How Schema Therapy Can Help You Undo Harmful Patterns
Schema therapy is a newer type of therapy that famous American psychologist Jeffrey Young created. Young’s effective therapy combines elements of cognitive-behavioral therapy (CBT), psychoanalysis, attachment theory, and emotion-focused therapy, among others. Likewise, it’s an integrative approach that aims to treat personality disorders.
Besides, it also treats other mental health concerns that don’t always respond to other treatment options. It can be particularly useful for treating borderline personality disorder. In schema therapy, you’ll work with a therapist to uncover and understand your schemas, sometimes called early maladaptive schemas.
Schemas are unhelpful patterns that some people develop if their emotional needs aren’t met as a child. Most importantly, the biggest factor in the development of schemas is not having your core emotional needs met as a child. These core needs include:
- A sense of self-identity and autonomy.
- The ability to play and be spontaneous.
- Safe, age-appropriate limits and boundaries.
In addition, many types of negative experiences can also contribute to the development of schemas, including traumatization. For example, unfulfilled needs, victimization, overindulgence, internalization, lack of limits, and selective identification, among others.
These schemas can affect you throughout life and contribute to problematic coping methods and behaviors if they aren’t addressed. Schema therapy aims to teach you how to ensure your emotional needs are met in a healthy way, without causing distress.
So, what are the goals of this innovative therapy? In this therapy, you’ll work with your therapist to identify and address both healing schemas and coping styles. Likewise, the schema therapist will help you change patterns of feelings and behaviors that result from schemas.
Ultimately, schema therapy will help you develop a strong, healthy adult mode. After all, a well-developed healthy adult mode can help heal and regulate other modes. Lastly, it helps keep you from being overwhelmed by their effects.
Schemas tend to develop in childhood and are usually resistant to change. But if we don’t manage schemas, they can cause negative patterns. Most importantly, we reinforce these negative patterns through unhealthy interactions.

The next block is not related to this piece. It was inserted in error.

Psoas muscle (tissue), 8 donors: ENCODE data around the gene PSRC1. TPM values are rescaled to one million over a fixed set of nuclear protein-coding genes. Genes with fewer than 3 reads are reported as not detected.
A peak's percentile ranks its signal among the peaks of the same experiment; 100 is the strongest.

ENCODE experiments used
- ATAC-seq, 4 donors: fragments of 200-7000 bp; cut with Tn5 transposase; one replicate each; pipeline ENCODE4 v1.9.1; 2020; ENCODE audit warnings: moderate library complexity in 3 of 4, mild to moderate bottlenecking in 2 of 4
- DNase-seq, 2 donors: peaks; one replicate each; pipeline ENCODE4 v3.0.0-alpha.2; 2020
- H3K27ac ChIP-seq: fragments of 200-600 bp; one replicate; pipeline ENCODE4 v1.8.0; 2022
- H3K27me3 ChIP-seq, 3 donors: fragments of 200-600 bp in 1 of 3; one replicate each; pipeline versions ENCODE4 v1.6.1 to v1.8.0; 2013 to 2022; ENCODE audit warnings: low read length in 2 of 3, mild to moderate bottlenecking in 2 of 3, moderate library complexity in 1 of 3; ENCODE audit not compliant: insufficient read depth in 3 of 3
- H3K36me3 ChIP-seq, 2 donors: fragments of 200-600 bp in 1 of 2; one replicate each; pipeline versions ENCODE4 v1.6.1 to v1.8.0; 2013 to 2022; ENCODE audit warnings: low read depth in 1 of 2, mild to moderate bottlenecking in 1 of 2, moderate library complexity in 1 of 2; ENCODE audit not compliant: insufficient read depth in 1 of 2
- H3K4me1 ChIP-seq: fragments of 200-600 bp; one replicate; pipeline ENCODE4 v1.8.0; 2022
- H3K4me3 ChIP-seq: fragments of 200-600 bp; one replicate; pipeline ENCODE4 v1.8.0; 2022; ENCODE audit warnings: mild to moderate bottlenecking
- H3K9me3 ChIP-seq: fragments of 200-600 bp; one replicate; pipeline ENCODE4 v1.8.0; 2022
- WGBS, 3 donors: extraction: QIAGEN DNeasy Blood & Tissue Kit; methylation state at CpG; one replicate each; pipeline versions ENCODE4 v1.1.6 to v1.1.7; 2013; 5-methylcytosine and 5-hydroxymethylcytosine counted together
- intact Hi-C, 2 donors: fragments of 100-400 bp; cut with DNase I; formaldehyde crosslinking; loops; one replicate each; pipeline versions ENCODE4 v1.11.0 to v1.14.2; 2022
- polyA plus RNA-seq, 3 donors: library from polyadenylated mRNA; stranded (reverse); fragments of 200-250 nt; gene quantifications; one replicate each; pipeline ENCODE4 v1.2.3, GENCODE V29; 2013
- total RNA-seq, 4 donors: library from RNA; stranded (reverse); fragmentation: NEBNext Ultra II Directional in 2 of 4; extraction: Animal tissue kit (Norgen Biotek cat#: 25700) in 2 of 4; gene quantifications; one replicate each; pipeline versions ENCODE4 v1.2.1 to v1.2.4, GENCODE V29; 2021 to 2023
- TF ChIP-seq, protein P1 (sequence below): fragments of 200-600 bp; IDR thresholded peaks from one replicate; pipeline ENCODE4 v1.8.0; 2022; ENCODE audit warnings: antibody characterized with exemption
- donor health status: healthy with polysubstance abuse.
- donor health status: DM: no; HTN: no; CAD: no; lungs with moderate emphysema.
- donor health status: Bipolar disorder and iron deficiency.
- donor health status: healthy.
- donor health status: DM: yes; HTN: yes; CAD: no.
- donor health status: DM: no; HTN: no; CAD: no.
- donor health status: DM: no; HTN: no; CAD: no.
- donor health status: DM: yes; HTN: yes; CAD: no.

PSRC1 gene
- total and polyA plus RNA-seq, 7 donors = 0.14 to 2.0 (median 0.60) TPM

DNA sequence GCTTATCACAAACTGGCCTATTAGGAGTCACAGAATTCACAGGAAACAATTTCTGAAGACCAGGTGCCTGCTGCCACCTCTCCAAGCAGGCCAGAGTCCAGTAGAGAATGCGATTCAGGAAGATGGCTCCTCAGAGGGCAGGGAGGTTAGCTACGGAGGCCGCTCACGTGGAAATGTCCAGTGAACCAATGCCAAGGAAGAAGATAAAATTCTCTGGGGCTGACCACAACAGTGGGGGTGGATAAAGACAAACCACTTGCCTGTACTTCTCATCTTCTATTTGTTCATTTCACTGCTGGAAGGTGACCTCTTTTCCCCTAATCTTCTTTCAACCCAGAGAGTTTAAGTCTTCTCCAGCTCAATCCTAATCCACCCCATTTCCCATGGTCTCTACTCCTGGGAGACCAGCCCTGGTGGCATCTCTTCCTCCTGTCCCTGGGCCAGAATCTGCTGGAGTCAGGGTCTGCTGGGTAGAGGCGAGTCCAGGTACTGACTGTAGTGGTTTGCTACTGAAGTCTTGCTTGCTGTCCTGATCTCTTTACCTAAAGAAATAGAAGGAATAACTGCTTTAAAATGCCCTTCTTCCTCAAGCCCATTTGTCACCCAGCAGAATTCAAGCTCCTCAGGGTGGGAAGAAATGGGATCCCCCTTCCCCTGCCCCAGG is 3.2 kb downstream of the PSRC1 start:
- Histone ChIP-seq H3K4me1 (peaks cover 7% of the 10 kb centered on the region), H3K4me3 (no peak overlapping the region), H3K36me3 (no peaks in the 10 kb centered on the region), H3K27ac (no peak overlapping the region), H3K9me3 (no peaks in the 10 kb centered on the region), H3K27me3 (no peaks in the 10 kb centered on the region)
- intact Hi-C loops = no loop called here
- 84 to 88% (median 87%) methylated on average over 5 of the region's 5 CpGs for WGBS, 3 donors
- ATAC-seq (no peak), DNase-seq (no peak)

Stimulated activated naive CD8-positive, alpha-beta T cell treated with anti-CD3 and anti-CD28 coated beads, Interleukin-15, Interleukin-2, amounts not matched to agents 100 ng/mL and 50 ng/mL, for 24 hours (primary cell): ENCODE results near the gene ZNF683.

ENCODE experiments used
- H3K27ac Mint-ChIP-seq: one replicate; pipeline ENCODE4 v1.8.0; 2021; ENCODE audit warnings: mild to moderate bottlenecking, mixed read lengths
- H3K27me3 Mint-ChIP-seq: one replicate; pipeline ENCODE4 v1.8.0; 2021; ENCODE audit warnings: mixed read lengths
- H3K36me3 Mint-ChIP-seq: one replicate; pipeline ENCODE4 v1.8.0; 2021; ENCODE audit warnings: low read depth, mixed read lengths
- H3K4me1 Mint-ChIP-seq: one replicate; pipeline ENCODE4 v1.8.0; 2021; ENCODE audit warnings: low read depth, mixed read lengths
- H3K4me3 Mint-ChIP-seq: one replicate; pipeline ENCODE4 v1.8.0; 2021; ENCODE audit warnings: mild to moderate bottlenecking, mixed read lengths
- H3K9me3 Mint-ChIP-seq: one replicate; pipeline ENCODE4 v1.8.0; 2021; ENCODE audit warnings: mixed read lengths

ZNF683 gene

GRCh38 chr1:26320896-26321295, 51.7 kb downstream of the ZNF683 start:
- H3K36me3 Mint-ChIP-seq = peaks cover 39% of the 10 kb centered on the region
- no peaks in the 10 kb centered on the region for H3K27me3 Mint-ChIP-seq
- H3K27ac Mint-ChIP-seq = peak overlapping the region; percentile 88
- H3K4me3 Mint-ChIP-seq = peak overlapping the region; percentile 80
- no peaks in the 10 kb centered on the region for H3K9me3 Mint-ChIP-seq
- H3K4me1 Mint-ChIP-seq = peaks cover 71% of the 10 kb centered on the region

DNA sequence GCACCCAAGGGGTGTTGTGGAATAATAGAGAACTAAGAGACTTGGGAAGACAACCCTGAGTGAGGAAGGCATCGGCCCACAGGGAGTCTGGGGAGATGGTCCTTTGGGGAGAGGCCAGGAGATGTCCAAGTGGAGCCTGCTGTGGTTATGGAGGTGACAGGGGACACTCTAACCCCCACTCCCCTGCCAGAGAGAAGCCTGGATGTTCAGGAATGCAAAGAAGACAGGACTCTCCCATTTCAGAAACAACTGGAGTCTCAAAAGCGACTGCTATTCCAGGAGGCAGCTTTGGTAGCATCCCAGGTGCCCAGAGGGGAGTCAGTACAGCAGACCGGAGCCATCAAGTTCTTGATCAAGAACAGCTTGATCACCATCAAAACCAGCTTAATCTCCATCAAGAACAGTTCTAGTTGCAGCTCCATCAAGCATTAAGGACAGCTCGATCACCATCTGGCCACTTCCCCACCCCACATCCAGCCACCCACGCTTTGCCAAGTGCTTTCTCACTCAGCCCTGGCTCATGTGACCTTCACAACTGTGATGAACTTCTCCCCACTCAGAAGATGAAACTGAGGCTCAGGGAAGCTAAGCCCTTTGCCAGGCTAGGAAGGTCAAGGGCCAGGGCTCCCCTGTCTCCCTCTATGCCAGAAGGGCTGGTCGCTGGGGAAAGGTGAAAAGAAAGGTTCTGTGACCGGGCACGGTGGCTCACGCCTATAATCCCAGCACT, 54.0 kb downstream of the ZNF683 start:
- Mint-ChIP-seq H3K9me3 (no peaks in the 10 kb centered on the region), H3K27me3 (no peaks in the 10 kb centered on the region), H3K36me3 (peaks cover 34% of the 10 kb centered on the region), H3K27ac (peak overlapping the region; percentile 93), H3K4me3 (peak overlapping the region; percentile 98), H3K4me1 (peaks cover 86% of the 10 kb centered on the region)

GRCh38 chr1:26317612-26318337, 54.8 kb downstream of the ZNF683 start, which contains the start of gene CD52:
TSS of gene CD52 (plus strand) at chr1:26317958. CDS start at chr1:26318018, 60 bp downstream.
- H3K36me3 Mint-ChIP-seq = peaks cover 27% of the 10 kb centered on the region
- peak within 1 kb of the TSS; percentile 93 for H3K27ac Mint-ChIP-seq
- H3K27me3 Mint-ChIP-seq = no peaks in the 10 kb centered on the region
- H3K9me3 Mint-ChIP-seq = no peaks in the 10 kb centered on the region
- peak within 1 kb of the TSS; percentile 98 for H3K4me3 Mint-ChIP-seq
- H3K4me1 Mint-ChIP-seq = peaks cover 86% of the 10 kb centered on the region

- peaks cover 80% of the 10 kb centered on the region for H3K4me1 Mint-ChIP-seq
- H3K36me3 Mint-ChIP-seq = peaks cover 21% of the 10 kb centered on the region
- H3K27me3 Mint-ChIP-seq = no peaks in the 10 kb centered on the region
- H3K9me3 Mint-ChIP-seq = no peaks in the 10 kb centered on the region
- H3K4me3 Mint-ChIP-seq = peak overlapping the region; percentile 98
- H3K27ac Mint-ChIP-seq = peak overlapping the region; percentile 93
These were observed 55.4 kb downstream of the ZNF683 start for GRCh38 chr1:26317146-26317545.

Once you develop a schema, it can unconsciously influence your thoughts and actions in an effort to prevent emotional distress. While this sounds like it could be useful, the coping methods that schemas create are often unhealthy or harmful.
Most people tend to develop more than one schema in their lifetime. According to research, schema therapy experts identified 18 distinct schemas. But they all fall into one of five categories or domains:
- Domain I, disconnection and rejection. It includes schemas that make it difficult to develop healthy relationships.
- Domain II, impaired autonomy and performance. It includes schemas that make it difficult to develop a strong sense of self and function in the world as an adult.
- Domain III, impaired limits. It includes schemas that affect self-control and the ability to respect boundaries and limits.
- Domain IV, other-directedness. It features schemas that lead you to prioritize the needs of others above your own.
- Domain V, over vigilance and inhibition. It features schemas that prioritize avoiding failure or mistakes through alertness, rules, and disregarding desires or emotions.
Coping styles schemas create
In schema therapy, your reactions to schemas are known as coping styles. These involve thoughts, feelings, or behaviors. They develop as a way of avoiding the painful emotions experienced as a result of a certain schema. Likewise, offering survival means, coping styles are helpful in childhood. But they reinforce schemas in adulthood.
There aren’t any firm rules about which schemas lead to certain coping styles. Your coping style might be based on your overall temperament or even coping styles you learned from your parents. Additionally, they also vary from person to person. For instance, two people respond to the same schema with the same style in different ways.